Fig.: Projected changes in the intensity and frequency of hot temperature extremes over land in drying regions
Source: IPCC 2021, Summary for Policymakers.
Adaptation is half of the climate equation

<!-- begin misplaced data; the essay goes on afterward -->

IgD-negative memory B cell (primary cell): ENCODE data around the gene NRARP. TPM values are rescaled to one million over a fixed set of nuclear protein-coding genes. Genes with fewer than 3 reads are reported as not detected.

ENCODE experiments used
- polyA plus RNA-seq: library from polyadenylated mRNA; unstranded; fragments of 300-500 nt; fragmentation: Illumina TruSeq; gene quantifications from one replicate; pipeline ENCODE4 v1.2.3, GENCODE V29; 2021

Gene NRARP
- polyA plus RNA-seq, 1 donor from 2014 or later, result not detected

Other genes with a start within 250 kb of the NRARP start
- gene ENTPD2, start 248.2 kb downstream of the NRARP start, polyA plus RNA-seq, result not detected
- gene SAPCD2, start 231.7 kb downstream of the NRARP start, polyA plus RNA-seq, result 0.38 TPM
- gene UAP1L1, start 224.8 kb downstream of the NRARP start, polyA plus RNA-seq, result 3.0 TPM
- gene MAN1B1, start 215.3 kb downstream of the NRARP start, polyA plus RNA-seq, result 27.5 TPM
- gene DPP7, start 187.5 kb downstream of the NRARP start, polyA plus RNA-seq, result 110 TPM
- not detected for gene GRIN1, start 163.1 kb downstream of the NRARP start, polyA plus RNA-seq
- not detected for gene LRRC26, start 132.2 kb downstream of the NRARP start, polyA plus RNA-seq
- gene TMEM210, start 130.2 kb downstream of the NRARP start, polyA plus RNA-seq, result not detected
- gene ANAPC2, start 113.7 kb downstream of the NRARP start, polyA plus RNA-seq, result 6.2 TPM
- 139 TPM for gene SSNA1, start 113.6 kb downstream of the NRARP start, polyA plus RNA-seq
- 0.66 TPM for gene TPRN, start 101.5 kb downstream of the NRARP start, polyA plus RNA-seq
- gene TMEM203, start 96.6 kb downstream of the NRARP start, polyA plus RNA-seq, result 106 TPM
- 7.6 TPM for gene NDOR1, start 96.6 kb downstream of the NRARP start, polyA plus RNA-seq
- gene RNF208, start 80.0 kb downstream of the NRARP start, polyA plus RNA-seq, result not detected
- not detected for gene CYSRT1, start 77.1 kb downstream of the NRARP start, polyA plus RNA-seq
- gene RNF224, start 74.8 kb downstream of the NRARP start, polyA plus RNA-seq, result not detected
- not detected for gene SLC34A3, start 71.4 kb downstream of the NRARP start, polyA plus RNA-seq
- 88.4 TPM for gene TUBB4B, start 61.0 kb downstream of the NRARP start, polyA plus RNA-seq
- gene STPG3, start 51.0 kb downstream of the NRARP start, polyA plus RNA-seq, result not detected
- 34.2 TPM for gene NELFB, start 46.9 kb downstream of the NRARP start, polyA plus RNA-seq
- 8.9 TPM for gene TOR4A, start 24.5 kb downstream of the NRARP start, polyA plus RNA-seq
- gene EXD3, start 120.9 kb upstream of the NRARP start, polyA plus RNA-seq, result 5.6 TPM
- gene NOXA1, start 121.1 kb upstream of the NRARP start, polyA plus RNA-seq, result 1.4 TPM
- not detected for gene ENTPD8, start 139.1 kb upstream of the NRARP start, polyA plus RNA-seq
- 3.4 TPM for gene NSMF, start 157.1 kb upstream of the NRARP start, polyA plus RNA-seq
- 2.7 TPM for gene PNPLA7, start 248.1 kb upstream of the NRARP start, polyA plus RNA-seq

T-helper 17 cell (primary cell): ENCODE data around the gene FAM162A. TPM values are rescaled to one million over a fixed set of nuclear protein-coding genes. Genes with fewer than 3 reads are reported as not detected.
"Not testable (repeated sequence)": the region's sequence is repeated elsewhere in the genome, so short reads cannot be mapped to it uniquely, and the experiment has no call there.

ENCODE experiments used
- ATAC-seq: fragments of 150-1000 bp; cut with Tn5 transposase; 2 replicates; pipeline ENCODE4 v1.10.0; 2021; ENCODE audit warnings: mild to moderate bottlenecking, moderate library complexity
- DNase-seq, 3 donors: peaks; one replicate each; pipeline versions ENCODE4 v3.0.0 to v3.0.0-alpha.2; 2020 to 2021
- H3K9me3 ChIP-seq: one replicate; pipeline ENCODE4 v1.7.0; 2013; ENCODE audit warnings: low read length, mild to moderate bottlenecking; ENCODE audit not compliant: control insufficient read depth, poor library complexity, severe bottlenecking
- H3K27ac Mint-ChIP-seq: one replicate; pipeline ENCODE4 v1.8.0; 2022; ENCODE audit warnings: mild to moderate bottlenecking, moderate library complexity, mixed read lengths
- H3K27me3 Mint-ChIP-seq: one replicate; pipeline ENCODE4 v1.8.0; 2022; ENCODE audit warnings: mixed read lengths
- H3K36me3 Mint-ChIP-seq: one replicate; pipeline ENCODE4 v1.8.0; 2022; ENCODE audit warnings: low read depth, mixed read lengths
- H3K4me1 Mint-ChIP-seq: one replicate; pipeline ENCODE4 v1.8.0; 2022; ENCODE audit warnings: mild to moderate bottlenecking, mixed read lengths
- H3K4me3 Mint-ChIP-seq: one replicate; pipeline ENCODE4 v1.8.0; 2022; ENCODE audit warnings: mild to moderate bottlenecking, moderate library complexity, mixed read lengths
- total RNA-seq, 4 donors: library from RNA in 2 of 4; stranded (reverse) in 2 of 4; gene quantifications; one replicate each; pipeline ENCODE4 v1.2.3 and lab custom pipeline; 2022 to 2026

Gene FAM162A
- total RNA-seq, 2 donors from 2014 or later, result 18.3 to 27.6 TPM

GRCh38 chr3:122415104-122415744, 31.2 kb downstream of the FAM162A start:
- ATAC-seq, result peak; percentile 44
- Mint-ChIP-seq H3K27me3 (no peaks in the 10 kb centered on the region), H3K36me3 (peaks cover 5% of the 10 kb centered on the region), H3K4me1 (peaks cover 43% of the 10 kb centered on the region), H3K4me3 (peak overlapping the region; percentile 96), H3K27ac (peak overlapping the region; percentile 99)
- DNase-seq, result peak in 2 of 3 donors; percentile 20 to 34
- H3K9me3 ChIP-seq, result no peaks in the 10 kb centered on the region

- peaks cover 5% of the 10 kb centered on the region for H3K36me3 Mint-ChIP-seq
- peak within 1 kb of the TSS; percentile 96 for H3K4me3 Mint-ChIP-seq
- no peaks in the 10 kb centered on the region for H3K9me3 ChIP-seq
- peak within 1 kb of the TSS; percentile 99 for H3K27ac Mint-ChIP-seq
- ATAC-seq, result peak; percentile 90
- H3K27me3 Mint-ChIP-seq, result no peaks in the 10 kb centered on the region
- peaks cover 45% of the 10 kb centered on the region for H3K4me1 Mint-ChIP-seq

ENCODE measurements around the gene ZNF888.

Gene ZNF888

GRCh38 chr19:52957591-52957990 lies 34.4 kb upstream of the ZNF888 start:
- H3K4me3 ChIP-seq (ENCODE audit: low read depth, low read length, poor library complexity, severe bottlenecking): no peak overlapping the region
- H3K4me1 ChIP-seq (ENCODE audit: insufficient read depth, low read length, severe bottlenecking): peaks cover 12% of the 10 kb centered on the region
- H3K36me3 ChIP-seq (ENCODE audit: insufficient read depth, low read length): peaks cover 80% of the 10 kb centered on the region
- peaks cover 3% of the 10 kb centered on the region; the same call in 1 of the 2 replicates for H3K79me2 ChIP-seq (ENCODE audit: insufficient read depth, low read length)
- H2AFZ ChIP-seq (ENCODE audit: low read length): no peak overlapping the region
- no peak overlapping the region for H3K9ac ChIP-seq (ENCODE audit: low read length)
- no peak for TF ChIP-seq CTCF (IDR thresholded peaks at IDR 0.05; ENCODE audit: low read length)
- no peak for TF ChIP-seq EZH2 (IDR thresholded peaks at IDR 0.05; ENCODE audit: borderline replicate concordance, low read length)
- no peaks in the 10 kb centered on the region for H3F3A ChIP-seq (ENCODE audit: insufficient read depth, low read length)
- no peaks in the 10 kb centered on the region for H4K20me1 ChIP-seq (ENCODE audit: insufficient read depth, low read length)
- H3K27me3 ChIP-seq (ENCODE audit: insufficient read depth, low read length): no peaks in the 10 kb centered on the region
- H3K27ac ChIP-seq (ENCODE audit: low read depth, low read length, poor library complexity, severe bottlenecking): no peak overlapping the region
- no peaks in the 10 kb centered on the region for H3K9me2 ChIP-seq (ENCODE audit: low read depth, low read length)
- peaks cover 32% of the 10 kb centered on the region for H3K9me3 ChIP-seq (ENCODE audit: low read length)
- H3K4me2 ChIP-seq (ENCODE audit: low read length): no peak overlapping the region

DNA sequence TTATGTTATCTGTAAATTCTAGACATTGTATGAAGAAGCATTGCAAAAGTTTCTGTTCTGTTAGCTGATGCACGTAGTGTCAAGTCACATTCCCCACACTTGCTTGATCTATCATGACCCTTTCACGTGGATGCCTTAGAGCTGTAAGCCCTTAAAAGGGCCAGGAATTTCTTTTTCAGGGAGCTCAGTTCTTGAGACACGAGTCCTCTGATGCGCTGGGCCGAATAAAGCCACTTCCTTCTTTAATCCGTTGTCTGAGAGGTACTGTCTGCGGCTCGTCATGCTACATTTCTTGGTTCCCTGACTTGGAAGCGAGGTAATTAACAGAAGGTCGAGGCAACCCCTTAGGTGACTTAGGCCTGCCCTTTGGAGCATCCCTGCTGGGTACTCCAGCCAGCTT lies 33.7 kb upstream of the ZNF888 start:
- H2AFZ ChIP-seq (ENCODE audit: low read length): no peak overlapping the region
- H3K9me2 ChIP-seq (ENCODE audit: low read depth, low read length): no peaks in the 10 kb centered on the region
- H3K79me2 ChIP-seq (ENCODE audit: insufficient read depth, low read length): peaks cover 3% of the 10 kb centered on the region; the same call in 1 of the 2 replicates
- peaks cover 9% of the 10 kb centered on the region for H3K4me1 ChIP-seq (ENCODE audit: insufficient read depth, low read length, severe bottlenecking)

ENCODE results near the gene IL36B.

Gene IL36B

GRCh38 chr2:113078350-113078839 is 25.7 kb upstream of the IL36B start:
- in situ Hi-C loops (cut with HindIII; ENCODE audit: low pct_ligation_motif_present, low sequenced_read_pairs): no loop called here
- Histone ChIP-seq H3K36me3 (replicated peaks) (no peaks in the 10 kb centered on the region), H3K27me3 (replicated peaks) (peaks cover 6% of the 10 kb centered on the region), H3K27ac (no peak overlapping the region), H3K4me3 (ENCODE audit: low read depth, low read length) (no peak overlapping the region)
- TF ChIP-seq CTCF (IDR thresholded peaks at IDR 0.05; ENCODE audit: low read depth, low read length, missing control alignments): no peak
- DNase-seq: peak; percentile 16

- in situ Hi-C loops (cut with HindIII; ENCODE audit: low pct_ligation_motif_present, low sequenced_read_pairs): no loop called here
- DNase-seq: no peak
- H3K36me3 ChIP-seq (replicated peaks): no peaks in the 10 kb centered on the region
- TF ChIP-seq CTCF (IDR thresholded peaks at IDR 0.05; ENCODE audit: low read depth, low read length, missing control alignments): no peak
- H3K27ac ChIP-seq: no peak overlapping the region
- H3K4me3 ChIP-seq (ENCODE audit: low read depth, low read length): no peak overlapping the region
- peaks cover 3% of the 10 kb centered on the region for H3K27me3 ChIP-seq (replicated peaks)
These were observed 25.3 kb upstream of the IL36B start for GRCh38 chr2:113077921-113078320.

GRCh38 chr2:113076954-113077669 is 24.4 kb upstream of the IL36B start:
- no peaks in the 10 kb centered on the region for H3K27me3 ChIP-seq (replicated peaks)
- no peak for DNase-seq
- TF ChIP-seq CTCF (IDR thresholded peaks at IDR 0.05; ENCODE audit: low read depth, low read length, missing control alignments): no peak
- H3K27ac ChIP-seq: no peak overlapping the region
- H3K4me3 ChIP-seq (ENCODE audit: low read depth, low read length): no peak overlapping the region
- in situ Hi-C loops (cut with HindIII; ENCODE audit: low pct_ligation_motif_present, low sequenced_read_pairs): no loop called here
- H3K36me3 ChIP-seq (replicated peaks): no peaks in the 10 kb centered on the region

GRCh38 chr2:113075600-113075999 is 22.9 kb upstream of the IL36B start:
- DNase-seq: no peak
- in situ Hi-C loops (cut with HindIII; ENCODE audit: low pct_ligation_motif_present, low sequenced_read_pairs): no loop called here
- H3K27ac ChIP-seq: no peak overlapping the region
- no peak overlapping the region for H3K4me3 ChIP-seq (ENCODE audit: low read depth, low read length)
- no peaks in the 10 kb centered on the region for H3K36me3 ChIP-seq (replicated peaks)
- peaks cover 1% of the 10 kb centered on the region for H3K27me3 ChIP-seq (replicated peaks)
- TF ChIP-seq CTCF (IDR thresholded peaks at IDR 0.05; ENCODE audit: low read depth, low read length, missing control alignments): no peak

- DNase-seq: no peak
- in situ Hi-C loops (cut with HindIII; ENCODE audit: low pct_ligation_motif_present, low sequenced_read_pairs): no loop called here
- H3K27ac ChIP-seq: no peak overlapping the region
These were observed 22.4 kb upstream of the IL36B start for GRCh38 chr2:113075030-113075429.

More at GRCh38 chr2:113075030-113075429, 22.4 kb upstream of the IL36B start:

UN Secretary-General António Guterres calls for 50 per cent of climate finance to be spent on building resilience and adapting to a warming world. ESCAP estimates the total climate adaptation costs for cascading hazards (natural and biological) under an extreme climate change scenario at US$ 270 billion for Asia and the Pacific, which is around 20 per cent of the estimated annualized average loss. The highest cost as percentage of GDP is recorded in the Pacific small island developing States with 9.1 per cent in Vanuatu and 7.4 per cent in Tonga. Given the specific riskscape in this group of countries, their adaptation priorities include making water resource management resilient and improving dryland agriculture crop production followed by protecting mangroves, strengthening early warning systems and making new infrastructure resilient. These five measures can also be examined vis-à-vis the riskscape at country level to plan targeted adaptation investments for high cost-benefit. For instance, the top three adaptation solutions for Vanuatu include improving dryland agriculture crop production, resilient water resource management and protecting mangroves. This can be attributed to high exposure to drought along with a large share of the employed population working in the agriculture sector in Vanuatu, which is also the case for agrarian economies of developing countries such as Bangladesh, India, Indonesia, Nepal and Pakistan.